History lost: Blacksher House burns

Published 3:00 am Saturday, December 17, 2011

A 3 a.m. alarm Wednesday signaled the end of an era for those who grew up and lived in the Brewton area.
The century-old Blacksher House, once rumored to be the home of hauntings and other curious events, burned leaving only a shattered shell of the former mansion.
Although Brewton firefighters responded to the early morning blaze, saving the structure proved to be impossible.
“There was not a lot we could do to keep it from burning,” Fire Chief Lawrence Weaver said. “The inside of the house is completely gone. The outside walls are still standing, but they look as if they could fall.”
The home is owned by Dr. Robert Conner, one of a handful of family members who still have a connection to the home. The news surprised Conner and brought up wishes of things undone.
“I hate to hear about it,” Connor said. “I wish that someone would have bought it and fixed the old place up.”
The news of the fire spread through the community almost as quickly as the blaze had consumed the history-filled structure.
As early as mid-morning Wednesday, comments and memories about the home and the consuming fire that brought it down were plentiful on Facebook.
“I remember walking down that little dirt lane as a young girl with my friends while telling ghost stories and we would turn around and run before we actually got up to the house,” Tammy Ivey wrote. “Each time we would get a little bit closer before getting spooked. I remember making it to the steps and standing around playing and eventually we went inside. A couple girls went upstairs, but I didn’t. This was in the 70’s. Later, when I was a teenager, there were parties there a lot, but I only went inside once then also. The last time I went down there, I found my daughter and some of her friends walking down the lane towards the house. They had gotten themselves scared also and were glad to see me. We went on down to turn around and there was a party going on. That would have been late ’90s or early 2000s.”
Although the house had only sporadic residents over the past 20 years, one former resident enjoyed their time living in the home.
“My husband and I were the last ones to actually live there,” Lacie McCall said. “When we moved out we went back about a month later and found the place destroyed. I have some wonderful memories and would have loved to be able to live there again.”
The house, located just off Fleming Lane in Alco, sits just behind Alco Baptist Church.
Lynn Crutchfield, who attended the church as a child, said she remembered attended services at the home while construction of the church was completed.
“I loved the house,” Crutchfield said. “I can remember standing on the upstairs porch and looking down the lane. You could see the end of the lane from the roof. It would have been wonderful if someone could have kept it up. Most everyone in Brewton has at least one story to tell about the house. It truly was a house of mystery and caught the attention of anyone who ever saw it.”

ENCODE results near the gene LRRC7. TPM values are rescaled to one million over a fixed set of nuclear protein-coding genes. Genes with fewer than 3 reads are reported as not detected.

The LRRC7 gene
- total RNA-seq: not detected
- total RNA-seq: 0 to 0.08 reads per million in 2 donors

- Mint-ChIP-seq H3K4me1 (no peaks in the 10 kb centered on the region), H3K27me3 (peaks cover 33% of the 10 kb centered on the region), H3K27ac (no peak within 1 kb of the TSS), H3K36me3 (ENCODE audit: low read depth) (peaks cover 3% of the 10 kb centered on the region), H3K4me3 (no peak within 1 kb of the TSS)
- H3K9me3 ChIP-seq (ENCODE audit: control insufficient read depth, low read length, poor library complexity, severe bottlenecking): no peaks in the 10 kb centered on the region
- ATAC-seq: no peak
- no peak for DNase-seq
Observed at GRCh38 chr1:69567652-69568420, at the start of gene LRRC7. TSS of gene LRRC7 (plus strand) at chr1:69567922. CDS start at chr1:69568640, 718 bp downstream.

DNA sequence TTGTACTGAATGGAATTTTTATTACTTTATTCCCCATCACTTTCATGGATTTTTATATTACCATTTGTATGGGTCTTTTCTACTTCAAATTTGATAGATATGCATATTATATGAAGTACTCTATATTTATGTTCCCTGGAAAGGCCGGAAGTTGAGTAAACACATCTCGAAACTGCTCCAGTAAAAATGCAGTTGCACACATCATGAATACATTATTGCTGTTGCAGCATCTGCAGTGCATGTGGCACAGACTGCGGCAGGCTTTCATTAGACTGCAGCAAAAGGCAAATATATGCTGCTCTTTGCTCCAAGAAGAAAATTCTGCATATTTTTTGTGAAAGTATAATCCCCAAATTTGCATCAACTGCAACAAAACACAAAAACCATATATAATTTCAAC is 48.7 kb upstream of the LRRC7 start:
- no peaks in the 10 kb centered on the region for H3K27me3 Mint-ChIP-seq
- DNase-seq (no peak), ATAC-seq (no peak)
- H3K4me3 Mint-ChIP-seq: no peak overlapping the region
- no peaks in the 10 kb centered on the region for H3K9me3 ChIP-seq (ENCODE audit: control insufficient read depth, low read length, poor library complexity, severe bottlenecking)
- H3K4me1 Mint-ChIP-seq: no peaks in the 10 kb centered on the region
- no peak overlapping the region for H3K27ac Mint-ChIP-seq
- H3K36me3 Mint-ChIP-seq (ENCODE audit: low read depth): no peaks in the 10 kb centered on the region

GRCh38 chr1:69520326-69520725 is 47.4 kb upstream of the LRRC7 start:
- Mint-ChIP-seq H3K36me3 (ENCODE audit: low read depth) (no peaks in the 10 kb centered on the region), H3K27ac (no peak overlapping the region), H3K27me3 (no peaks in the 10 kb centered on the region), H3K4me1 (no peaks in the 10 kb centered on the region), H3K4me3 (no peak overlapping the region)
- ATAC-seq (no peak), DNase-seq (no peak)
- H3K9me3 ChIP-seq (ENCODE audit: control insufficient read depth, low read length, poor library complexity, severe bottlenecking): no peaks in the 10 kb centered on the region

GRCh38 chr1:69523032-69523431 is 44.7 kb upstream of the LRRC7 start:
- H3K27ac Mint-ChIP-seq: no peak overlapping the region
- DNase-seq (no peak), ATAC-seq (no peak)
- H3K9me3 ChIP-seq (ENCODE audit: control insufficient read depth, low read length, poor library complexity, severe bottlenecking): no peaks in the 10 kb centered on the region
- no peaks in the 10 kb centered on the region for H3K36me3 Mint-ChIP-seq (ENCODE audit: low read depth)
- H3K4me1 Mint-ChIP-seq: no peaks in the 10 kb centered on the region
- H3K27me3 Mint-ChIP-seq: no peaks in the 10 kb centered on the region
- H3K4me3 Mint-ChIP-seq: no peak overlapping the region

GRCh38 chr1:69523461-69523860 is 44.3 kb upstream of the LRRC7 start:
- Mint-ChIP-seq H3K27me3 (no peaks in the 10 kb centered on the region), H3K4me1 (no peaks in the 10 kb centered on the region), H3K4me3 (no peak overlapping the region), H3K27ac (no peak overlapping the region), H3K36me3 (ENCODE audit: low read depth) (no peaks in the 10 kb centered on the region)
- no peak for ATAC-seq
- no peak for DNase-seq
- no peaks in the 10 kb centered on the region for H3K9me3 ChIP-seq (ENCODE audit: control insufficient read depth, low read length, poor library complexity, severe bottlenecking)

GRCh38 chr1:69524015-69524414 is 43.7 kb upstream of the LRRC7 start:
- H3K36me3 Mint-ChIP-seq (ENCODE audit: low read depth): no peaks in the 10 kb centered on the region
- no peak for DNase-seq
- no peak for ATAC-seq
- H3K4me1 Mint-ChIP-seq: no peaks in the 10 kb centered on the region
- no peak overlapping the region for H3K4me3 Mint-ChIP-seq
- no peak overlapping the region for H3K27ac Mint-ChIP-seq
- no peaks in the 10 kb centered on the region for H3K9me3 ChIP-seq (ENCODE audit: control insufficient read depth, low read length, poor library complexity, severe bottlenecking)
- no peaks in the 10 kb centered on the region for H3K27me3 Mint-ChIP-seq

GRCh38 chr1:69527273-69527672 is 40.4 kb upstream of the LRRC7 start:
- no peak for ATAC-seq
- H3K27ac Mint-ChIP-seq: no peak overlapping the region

Stories about the home continued through the week with many memories of activities and even families how occupied the home through the years. John David Finlay remembered one of the families that lived in the house.
“Mr. Manford Blacksher rode a bicycle all over the place after the family lost their money,” Finlay said. “He was apparently an inventor. He invented a toe exerciser that consisted of a ring that went on the toe and was attached to a string to exercise. I don’t think he made any money from that. His wife, Mary, was a school teacher at W.S. Neal for a number of years.”
Although an exact cause of the blaze has not been determined, Weaver said what remains of the structure is unsafe.
“There was no electricity connected to the house and the cause of the blaze is undetermined,” Weaver said. “We do have some ideas of what happened and the fire is under investigation. I would like for the public to know that the remains of the structure are very unstable and for everyone to stay out of the building and watch their steps. There are just too many things that could wrong.”
The house,  built in 1911, was inhabited for many years by the Blacksher family, who grew their fortune in the lumber industry. One of the family’s mills was situated on the parcel of land now occupied by Burnt Corn Creek Park. The mills had provided well for the family, and Erasus Manford Blacksher decided to build a house for his family. When the house was finished, it was given the name, Marinia. It was a beauty with Italian tiles, used in several places in the house, with the most of them being used in the floor of the porches which surrounded the front and sides of the house.
James Blacksher, an attorney in Birmingham, said previously he had only fond memories of the house at the end of Blacksher Lane.
“We would come to visit our grandmother and have the best times,” Blacksher said. “We used to pull our mattresses out on the upstairs porch and sleep there in the summer time. We also liked to watch the Navy planes as they flew over. They used the red roof on the house as a landmark.”
Weaver said the department will continue an investigation to determine the cause of the fire.

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